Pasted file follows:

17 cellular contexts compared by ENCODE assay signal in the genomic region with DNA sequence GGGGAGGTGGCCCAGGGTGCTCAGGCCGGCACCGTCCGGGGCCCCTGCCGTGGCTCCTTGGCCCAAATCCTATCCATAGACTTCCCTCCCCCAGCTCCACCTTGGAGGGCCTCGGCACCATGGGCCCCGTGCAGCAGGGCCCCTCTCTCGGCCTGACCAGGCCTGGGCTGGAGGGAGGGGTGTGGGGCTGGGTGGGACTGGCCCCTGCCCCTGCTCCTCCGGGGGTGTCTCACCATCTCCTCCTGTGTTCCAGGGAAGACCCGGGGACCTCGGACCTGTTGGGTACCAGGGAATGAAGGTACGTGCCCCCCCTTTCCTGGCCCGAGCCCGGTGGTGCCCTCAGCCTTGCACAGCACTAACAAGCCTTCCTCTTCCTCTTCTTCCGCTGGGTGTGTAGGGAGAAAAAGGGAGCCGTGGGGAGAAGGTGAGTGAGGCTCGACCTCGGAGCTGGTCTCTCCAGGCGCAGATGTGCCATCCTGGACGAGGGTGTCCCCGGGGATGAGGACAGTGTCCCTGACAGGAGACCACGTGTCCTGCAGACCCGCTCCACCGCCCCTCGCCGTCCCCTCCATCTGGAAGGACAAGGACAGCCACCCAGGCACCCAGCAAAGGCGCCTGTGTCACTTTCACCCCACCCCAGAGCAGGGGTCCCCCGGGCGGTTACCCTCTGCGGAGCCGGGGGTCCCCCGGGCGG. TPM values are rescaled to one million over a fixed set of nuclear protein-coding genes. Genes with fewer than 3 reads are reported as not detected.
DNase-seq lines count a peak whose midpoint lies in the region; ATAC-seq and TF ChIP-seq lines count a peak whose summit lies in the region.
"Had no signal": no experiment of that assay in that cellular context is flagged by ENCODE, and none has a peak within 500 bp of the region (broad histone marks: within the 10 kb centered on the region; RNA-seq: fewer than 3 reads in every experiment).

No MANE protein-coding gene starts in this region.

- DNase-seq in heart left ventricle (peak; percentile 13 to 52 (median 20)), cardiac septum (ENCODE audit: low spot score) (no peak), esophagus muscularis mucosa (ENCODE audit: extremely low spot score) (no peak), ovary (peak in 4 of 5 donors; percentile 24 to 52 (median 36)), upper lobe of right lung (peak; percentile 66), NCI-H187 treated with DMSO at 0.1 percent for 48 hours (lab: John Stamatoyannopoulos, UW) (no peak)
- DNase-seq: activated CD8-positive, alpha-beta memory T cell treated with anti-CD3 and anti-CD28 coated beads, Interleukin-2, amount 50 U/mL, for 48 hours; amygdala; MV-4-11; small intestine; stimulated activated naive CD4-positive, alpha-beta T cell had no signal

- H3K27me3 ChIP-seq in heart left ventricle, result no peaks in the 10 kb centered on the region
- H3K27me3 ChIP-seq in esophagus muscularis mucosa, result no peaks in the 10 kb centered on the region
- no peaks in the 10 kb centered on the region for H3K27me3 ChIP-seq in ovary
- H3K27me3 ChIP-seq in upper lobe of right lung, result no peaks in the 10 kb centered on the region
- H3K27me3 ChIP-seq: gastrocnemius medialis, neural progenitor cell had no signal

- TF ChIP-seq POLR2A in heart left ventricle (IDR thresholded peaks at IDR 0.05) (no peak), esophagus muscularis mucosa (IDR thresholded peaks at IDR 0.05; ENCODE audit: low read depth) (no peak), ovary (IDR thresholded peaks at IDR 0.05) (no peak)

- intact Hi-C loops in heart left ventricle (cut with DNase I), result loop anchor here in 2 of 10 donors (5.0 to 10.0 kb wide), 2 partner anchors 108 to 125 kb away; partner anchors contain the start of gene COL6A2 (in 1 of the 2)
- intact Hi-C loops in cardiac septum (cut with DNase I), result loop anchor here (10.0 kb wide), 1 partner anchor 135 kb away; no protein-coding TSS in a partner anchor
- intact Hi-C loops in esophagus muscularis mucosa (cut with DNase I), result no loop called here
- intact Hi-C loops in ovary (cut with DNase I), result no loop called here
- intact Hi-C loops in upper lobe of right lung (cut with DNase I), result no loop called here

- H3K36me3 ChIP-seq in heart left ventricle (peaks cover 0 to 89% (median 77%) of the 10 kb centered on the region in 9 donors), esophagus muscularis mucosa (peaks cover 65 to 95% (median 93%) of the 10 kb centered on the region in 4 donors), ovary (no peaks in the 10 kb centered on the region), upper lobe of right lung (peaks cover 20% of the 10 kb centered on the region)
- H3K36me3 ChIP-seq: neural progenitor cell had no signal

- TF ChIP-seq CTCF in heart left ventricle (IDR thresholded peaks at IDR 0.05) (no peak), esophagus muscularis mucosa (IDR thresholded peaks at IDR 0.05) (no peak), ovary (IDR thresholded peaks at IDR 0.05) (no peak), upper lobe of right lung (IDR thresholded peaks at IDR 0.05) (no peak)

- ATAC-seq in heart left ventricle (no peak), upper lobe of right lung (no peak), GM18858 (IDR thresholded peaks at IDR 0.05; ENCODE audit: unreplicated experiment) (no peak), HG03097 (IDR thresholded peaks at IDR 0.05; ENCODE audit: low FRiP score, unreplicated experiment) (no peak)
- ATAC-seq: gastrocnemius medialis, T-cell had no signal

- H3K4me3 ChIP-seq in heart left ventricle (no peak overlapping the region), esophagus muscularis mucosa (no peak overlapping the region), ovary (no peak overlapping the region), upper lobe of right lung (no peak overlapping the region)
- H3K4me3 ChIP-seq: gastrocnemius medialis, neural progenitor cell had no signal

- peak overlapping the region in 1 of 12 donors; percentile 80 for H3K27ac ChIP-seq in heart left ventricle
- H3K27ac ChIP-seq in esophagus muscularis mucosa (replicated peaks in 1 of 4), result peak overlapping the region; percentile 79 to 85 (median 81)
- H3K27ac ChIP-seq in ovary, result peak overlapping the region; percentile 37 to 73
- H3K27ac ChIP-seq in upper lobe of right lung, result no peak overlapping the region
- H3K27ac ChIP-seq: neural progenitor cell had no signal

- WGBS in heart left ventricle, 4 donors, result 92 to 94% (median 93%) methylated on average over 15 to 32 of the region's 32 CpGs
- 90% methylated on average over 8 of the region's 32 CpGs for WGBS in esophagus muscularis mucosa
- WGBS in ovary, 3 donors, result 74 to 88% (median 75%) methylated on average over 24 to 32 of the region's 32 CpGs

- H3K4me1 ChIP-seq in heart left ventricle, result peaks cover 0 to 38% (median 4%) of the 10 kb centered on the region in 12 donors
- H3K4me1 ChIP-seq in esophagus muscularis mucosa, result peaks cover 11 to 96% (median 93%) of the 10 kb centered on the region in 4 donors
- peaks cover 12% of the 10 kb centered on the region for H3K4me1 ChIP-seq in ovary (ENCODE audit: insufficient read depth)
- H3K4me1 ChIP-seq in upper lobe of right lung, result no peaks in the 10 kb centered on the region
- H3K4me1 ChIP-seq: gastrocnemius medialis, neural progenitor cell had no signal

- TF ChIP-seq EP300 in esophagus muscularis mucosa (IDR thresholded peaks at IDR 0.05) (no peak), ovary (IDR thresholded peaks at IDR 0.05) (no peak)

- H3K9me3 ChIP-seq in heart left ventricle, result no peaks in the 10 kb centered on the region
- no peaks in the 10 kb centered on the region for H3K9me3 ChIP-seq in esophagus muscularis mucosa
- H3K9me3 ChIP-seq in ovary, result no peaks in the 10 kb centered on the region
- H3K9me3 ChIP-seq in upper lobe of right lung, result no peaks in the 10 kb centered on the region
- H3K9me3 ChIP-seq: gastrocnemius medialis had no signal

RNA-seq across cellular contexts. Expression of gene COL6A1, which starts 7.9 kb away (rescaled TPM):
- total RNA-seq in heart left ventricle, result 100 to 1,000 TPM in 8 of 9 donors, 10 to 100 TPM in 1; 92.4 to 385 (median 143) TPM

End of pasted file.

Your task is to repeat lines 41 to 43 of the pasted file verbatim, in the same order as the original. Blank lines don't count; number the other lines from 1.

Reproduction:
- H3K9me3 ChIP-seq in ovary, result no peaks in the 10 kb centered on the region
- H3K9me3 ChIP-seq in upper lobe of right lung, result no peaks in the 10 kb centered on the region
- H3K9me3 ChIP-seq: gastrocnemius medialis had no signal